The New York times has discovered something very interesting this week about Saudi oil and global energy prices. One of the big mysteries about the current low oil price is why the Saudis keep pumping the stuff. After all they have never behaved this way before, always wanting since 1973 to cut production to maintain higher prices. Even when oil hit an all time high in 2008 they didn’t really make serious production cuts. It even more surprising when analysts have needed the Saudis need much higher oil prices than than they are at the moment. Whilst much of Saudi oil from mature fields is very cheap to produce (probably less than $10/barrel) the Saudi economy is reliant on high prices.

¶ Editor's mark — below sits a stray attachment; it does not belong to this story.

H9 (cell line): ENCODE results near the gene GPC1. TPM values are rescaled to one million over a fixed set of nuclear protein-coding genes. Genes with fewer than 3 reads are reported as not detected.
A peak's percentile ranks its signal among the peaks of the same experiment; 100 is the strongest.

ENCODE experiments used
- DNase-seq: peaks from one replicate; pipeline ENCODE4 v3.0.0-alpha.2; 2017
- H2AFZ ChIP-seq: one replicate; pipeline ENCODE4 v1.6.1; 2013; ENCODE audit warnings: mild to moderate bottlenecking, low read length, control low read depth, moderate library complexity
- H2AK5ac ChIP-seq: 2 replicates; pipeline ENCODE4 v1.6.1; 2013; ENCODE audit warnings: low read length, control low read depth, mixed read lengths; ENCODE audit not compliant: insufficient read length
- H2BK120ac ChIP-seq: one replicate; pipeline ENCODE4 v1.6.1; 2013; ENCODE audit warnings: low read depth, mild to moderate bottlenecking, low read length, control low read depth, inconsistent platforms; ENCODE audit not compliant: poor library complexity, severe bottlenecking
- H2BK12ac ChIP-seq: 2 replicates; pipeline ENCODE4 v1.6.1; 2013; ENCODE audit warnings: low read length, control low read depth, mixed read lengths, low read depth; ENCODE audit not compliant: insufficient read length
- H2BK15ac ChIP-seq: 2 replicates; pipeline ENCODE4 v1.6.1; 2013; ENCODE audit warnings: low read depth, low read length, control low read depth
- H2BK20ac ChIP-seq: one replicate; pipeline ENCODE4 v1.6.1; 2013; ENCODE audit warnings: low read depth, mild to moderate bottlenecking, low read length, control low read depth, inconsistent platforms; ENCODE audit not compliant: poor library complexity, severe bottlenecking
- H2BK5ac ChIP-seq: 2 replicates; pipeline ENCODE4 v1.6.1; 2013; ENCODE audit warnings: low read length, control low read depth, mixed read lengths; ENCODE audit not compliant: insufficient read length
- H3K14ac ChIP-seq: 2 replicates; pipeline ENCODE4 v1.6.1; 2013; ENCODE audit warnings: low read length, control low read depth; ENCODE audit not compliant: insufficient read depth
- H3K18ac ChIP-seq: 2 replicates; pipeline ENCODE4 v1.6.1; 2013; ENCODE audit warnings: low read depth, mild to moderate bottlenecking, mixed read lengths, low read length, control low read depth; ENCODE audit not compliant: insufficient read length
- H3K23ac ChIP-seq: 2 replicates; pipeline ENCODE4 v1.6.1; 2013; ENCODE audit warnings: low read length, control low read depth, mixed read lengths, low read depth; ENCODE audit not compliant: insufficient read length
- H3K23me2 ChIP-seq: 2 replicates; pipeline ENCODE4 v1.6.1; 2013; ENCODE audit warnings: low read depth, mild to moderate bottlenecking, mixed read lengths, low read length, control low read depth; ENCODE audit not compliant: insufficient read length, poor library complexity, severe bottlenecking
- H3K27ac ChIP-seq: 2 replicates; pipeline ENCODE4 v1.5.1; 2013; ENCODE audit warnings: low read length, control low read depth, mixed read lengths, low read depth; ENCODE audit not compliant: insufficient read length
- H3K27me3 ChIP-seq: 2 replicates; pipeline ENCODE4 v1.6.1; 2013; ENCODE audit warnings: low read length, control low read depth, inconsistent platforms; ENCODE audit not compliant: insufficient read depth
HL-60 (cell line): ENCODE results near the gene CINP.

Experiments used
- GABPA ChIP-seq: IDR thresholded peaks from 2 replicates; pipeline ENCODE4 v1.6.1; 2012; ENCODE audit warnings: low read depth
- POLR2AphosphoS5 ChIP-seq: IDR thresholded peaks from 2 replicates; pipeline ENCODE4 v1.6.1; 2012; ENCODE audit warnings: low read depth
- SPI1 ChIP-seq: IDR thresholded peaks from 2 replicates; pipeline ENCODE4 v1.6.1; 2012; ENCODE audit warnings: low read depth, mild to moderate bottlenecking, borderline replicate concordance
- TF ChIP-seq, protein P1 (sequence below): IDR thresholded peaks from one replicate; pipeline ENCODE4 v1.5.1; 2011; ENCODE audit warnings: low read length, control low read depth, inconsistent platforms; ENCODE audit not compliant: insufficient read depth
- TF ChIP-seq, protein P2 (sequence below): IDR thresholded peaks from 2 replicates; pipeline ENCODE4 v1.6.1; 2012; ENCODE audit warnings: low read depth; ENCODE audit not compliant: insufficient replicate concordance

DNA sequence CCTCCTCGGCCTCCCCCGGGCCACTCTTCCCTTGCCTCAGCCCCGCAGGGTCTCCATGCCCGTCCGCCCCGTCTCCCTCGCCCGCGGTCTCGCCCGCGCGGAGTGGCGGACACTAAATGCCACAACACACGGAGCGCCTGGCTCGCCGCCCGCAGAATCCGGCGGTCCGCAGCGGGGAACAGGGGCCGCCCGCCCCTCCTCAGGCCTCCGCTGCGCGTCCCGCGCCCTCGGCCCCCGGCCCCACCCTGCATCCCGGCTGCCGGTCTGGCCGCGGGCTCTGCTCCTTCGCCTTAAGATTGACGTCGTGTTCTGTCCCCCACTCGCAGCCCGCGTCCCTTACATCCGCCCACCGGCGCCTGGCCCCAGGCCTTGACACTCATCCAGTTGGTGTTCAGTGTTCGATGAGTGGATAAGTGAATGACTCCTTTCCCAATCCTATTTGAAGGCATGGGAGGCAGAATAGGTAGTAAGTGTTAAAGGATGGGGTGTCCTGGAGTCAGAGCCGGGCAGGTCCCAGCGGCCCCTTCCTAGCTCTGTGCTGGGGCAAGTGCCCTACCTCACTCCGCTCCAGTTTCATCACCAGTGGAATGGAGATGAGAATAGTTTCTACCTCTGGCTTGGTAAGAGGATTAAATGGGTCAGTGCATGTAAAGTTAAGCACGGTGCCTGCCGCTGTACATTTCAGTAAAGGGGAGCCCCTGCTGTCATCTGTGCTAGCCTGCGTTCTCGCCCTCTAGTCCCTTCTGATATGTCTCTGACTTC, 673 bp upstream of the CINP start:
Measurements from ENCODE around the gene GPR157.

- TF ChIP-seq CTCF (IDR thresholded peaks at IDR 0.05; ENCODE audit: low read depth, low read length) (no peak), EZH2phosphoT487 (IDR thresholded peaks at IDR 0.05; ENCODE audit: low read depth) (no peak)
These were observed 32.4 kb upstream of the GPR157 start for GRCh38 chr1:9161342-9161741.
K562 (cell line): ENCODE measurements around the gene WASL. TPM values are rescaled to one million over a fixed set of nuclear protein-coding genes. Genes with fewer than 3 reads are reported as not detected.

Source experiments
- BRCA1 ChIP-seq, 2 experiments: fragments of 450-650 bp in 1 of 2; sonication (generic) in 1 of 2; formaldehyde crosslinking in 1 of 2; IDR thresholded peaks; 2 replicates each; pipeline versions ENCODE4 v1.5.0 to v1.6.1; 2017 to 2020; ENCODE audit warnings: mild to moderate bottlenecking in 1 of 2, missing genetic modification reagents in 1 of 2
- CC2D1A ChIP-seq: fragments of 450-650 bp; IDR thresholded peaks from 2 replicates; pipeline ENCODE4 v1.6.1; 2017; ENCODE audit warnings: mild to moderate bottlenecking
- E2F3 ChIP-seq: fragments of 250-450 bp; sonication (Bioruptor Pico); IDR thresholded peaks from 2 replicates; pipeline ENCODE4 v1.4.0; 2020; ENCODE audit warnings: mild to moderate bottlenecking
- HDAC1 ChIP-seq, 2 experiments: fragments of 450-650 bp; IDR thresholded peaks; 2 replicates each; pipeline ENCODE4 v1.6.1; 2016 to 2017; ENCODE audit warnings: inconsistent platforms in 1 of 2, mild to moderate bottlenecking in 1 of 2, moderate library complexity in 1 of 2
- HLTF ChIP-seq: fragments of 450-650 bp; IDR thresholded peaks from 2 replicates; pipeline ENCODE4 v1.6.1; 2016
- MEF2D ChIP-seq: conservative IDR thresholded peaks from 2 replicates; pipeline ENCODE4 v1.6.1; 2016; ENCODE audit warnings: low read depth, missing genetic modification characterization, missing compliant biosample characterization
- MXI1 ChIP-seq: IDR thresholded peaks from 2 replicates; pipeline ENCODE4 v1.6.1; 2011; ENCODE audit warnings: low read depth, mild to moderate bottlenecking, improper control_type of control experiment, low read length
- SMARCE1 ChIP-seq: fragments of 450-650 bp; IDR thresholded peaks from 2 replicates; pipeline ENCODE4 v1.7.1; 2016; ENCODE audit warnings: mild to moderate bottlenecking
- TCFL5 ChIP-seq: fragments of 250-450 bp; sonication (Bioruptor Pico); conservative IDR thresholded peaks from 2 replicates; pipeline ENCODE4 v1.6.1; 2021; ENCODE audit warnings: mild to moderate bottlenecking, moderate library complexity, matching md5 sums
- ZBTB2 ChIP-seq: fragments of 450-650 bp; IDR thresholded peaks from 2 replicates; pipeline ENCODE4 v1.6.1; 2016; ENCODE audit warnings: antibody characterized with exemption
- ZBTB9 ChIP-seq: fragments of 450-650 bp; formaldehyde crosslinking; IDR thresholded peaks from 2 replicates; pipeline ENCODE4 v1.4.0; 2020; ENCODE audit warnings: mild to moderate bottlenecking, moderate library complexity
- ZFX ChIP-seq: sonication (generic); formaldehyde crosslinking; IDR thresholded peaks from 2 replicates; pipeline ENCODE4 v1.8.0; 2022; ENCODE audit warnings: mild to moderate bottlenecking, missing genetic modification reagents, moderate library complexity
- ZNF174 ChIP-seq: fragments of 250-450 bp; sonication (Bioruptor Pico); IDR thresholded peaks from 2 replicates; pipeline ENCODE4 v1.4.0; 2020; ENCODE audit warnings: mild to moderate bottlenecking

Various theories have been doing the rounds for this reluctance to cut production I’ve reported on these and advanced a few of my own. It looks like the NYT may have come up with the answer. Its not Saudi oil, but gas that is the reason. Outside the peak oil community there has been little attention given to the fact that the Saudis are using much more of the oil they produce themselves. Their population has grown and with it their affluence. The Saudis use oil and in particular gas for much of their electricity generation. According to the BP statistical review of world energy they use all the gas they produce (graph above). This gas which as in so many fields overlies the oil. Its difficult to produce one without the other and in this case the Saudis are stuck- locked into a fossil fuel dependence they have done so much to create.